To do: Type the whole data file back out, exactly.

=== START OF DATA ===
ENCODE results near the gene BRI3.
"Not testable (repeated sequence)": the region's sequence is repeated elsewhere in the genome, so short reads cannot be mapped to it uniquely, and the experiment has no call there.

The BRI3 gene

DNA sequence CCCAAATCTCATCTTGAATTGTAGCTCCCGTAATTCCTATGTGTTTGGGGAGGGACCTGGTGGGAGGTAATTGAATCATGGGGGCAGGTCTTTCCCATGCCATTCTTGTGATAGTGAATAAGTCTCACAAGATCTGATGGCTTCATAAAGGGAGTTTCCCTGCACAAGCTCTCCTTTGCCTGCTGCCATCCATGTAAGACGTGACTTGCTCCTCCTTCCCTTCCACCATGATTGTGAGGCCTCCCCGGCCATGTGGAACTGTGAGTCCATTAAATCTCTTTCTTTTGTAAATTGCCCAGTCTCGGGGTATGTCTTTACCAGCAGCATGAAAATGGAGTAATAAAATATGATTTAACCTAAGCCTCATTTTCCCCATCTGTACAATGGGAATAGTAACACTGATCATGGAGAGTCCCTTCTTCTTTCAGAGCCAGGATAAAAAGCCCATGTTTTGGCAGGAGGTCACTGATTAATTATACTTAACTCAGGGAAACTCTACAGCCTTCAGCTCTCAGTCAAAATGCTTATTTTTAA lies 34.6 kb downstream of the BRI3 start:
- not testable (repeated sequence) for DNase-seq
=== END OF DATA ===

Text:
ENCODE results near the gene BRI3.
"Not testable (repeated sequence)": the region's sequence is repeated elsewhere in the genome, so short reads cannot be mapped to it uniquely, and the experiment has no call there.

The BRI3 gene

DNA sequence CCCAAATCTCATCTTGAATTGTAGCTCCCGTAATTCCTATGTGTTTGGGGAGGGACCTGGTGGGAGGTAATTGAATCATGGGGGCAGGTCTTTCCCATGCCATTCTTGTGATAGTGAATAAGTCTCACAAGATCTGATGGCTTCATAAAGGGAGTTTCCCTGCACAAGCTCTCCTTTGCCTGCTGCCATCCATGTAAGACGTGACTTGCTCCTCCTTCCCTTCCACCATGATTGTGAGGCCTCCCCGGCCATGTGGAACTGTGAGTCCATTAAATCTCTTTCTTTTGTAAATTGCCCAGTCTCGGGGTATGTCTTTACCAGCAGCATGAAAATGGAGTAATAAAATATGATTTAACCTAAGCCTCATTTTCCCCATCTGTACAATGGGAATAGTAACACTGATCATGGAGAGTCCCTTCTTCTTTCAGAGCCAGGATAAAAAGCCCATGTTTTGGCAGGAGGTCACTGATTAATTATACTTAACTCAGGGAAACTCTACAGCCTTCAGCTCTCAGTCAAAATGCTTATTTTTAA lies 34.6 kb downstream of the BRI3 start:
- not testable (repeated sequence) for DNase-seq